An estimated 1,000 Atlantic bottlenose dolphins live in the Indian River Lagoon. While some baseline information has been collected by scientists and field researchers locally, there remains so much that we don’t know about them. Mader, who is concerned about the pollutants that are being released into our area waters, wanted to intensify the research being gathered. She wanted to get a better picture of how water quality is impacting these marine mammals.

“Through the Dolphin Ecology Project, I wanted to make sure that the dolphin population in our area stays healthy for the long term,” she notes. “If the dolphins are healthy, then so is our environment.”

In addition to monitoring water quality, Mader collects data on the dolphins and their behavior and she photographs their dorsal fins. The photography must be challenging because she has to capture each dorsal fin at a 90-degree angle.

“Every single dorsal fin is different,” she points out. “It’s as unique as a human fingerprint. Once you get the photos, you can really tell each one apart from another.”
Her experience also tells a story about some of the threats to area dolphins. Mader says that the population is in danger from toxic algae, red tide and the pollutants coming from agricultural lands, canals and Lake Okeechobee.

An outspoken advocate for a healthy environment, Mader gives a clear message about the dangers of water pollutants. NICOLE MADER

“When our waters get bad, some think the dolphins just go out in the ocean or move,” she says. “No, not true — this is their home, and they’ll take in anything that comes their way — pollution, toxic algae or contaminated prey.”

Entanglements from crab traps and careless recreational boating are also endangering the species.

“I don’t think a lot of people know that dolphins get hit by boats,” she says. “There’s a lot of boat traffic in the St. Lucie River and Indian River Lagoon. It’s crazy. I have seen a lot of dorsal fins that have been cut off or you can see the prop marks and scars. Some dolphins die by boat hits — blunt trauma. Sometimes they just can’t get out of the way. And that’s why it’s very important that boats slow down and stay in the channel.”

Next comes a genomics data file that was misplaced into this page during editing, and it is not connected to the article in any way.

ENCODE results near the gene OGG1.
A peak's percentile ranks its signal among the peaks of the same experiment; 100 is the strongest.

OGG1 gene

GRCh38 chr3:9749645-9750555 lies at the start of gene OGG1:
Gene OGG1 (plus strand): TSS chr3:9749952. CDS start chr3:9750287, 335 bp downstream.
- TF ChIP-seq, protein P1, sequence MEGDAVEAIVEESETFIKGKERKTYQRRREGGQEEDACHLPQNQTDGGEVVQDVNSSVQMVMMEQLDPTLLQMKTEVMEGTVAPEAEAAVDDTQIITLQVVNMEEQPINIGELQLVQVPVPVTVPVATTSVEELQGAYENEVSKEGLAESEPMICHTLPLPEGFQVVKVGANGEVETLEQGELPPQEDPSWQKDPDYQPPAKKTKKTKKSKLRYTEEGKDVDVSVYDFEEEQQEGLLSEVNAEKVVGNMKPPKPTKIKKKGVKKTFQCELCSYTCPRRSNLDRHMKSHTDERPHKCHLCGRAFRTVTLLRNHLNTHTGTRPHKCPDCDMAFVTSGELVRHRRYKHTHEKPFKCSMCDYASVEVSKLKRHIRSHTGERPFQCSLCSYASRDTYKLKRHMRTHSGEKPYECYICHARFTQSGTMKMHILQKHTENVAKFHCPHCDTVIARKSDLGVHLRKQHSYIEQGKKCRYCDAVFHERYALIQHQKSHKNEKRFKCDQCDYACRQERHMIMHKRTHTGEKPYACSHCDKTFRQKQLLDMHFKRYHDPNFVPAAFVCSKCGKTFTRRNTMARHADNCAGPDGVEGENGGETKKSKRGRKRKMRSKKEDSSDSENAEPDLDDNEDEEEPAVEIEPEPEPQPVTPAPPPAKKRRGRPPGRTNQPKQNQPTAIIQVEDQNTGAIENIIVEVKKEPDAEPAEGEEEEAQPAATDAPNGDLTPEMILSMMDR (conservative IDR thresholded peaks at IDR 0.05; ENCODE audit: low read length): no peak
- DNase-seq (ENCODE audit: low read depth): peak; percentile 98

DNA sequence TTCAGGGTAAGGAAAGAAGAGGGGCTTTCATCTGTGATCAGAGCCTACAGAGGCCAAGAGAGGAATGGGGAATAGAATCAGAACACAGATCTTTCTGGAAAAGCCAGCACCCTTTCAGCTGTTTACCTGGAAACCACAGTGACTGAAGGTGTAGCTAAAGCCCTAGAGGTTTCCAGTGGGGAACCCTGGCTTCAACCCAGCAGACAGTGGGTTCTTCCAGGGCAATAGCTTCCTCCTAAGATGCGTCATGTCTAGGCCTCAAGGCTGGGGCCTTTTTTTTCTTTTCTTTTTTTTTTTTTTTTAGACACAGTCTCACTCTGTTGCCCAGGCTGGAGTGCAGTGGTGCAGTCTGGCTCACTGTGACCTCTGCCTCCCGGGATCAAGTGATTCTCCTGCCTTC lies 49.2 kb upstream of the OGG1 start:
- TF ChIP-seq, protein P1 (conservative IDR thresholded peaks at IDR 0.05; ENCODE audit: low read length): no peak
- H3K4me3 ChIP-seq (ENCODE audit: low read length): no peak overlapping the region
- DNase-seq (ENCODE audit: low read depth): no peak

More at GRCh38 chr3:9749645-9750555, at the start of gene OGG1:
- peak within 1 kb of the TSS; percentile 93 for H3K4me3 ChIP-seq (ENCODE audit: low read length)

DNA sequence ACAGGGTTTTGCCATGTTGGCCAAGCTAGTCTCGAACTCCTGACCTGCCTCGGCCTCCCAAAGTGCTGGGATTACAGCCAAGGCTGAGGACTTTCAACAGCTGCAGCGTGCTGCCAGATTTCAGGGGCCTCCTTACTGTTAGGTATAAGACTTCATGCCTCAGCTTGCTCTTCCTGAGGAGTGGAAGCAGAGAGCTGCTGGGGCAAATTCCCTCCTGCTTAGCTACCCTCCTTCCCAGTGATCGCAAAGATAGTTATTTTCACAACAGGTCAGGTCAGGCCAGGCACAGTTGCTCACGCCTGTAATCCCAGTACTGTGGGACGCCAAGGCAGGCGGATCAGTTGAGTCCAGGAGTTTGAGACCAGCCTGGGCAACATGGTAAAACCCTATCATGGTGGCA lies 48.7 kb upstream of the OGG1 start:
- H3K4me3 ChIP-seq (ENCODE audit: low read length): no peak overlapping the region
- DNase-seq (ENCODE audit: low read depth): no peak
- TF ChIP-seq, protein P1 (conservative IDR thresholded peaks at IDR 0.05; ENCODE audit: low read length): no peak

Dolphins have long been known for their intelligence and social behavior. Mader refers to them as “big brains in the water.” She feels that humans could learn a lesson from them about protecting nature.

“What I respect so much is that they live in their own societies mostly under the water, and they live in harmony with their environment,” she points out. “They don’t destroy anything. Think about it. They kill fish to eat them, and occasionally ward off a shark. But that’s it.”

If you’re out boating in the Indian River Lagoon, there’s a chance you’ll see Mader aboard the Julie Mae capturing shots of diving creatures. She says she is living out her dream protecting what she loves — the river and her dolphins.

“I believe that’s what I’ve been put here for,” she says. “I’ve always been intrigued by animals and wildlife. I never get bored with it. Nature grounds me.”

NICOLE MADER

 

Part of Mader’s job is taking pictures of dolphins
Part of Mader’s job is taking pictures of dolphins and their dorsal fins. DOLPHIN ECOLOGY PROJECT

Age: 52
Lives in: Sewall’s Point
Occupation: Mother; dolphin field biologist; RiverKidz coordinator
Family: Daughters, Naia,18; Kiele,14; dog, Salty, 9
Education: Bachelor’s degree in recreation management, University of Florida
Hobbies: Travel, river advocacy, vegetarian cooking, nature/outdoors
Who inspires you: “All kids, especially my own; Jane Goodall, she’s an amazing animal advocate on the planet now. She’s known for her extensive research on chimpanzees in Gombe Stream National Park in Tanzania. Also, Sylvia Earle, who is an admired protector of our oceans.”
Something most people don’t know about me: “I’m terrified of cockroaches and frogs.”